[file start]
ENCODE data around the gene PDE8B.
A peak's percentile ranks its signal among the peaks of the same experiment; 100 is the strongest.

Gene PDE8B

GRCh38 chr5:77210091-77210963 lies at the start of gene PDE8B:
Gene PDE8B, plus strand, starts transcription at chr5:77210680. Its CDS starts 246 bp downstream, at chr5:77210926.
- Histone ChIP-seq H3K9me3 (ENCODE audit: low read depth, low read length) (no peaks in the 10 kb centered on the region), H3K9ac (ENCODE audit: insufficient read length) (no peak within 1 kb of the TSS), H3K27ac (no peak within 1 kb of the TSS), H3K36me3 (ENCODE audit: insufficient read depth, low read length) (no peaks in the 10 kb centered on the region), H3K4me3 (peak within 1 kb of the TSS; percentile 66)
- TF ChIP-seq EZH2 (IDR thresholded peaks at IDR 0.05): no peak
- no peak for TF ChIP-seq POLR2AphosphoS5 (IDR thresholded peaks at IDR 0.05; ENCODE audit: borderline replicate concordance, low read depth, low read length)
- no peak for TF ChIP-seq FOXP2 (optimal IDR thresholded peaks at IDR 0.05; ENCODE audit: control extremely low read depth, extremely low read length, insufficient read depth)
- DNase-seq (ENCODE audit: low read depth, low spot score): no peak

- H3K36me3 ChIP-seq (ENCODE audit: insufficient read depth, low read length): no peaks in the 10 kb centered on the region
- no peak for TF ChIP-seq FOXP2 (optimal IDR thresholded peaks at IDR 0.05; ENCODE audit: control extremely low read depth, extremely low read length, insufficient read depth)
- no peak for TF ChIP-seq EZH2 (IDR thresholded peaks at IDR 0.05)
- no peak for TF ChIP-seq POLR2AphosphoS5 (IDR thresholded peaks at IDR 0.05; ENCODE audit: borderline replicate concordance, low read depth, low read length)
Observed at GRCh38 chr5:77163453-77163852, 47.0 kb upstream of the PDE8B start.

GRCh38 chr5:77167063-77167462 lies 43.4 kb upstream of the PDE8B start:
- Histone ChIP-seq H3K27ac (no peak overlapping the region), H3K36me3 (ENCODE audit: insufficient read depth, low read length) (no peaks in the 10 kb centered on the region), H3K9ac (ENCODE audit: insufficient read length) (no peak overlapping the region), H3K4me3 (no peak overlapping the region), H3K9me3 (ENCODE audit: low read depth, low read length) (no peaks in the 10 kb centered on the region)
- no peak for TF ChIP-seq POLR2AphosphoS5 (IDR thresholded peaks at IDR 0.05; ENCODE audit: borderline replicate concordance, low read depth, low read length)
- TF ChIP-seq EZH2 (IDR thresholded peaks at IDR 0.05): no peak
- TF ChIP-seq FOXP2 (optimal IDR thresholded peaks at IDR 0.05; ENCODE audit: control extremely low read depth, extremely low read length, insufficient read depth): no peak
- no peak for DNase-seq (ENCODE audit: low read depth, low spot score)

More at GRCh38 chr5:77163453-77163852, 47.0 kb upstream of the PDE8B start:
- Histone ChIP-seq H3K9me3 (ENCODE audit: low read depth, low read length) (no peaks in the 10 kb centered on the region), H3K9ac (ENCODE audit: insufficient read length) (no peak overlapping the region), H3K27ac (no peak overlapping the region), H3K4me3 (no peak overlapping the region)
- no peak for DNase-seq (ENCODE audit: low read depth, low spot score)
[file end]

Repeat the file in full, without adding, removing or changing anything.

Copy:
ENCODE data around the gene PDE8B.
A peak's percentile ranks its signal among the peaks of the same experiment; 100 is the strongest.

Gene PDE8B

GRCh38 chr5:77210091-77210963 lies at the start of gene PDE8B:
Gene PDE8B, plus strand, starts transcription at chr5:77210680. Its CDS starts 246 bp downstream, at chr5:77210926.
- Histone ChIP-seq H3K9me3 (ENCODE audit: low read depth, low read length) (no peaks in the 10 kb centered on the region), H3K9ac (ENCODE audit: insufficient read length) (no peak within 1 kb of the TSS), H3K27ac (no peak within 1 kb of the TSS), H3K36me3 (ENCODE audit: insufficient read depth, low read length) (no peaks in the 10 kb centered on the region), H3K4me3 (peak within 1 kb of the TSS; percentile 66)
- TF ChIP-seq EZH2 (IDR thresholded peaks at IDR 0.05): no peak
- no peak for TF ChIP-seq POLR2AphosphoS5 (IDR thresholded peaks at IDR 0.05; ENCODE audit: borderline replicate concordance, low read depth, low read length)
- no peak for TF ChIP-seq FOXP2 (optimal IDR thresholded peaks at IDR 0.05; ENCODE audit: control extremely low read depth, extremely low read length, insufficient read depth)
- DNase-seq (ENCODE audit: low read depth, low spot score): no peak

- H3K36me3 ChIP-seq (ENCODE audit: insufficient read depth, low read length): no peaks in the 10 kb centered on the region
- no peak for TF ChIP-seq FOXP2 (optimal IDR thresholded peaks at IDR 0.05; ENCODE audit: control extremely low read depth, extremely low read length, insufficient read depth)
- no peak for TF ChIP-seq EZH2 (IDR thresholded peaks at IDR 0.05)
- no peak for TF ChIP-seq POLR2AphosphoS5 (IDR thresholded peaks at IDR 0.05; ENCODE audit: borderline replicate concordance, low read depth, low read length)
Observed at GRCh38 chr5:77163453-77163852, 47.0 kb upstream of the PDE8B start.

GRCh38 chr5:77167063-77167462 lies 43.4 kb upstream of the PDE8B start:
- Histone ChIP-seq H3K27ac (no peak overlapping the region), H3K36me3 (ENCODE audit: insufficient read depth, low read length) (no peaks in the 10 kb centered on the region), H3K9ac (ENCODE audit: insufficient read length) (no peak overlapping the region), H3K4me3 (no peak overlapping the region), H3K9me3 (ENCODE audit: low read depth, low read length) (no peaks in the 10 kb centered on the region)
- no peak for TF ChIP-seq POLR2AphosphoS5 (IDR thresholded peaks at IDR 0.05; ENCODE audit: borderline replicate concordance, low read depth, low read length)
- TF ChIP-seq EZH2 (IDR thresholded peaks at IDR 0.05): no peak
- TF ChIP-seq FOXP2 (optimal IDR thresholded peaks at IDR 0.05; ENCODE audit: control extremely low read depth, extremely low read length, insufficient read depth): no peak
- no peak for DNase-seq (ENCODE audit: low read depth, low spot score)

More at GRCh38 chr5:77163453-77163852, 47.0 kb upstream of the PDE8B start:
- Histone ChIP-seq H3K9me3 (ENCODE audit: low read depth, low read length) (no peaks in the 10 kb centered on the region), H3K9ac (ENCODE audit: insufficient read length) (no peak overlapping the region), H3K27ac (no peak overlapping the region), H3K4me3 (no peak overlapping the region)
- no peak for DNase-seq (ENCODE audit: low read depth, low spot score)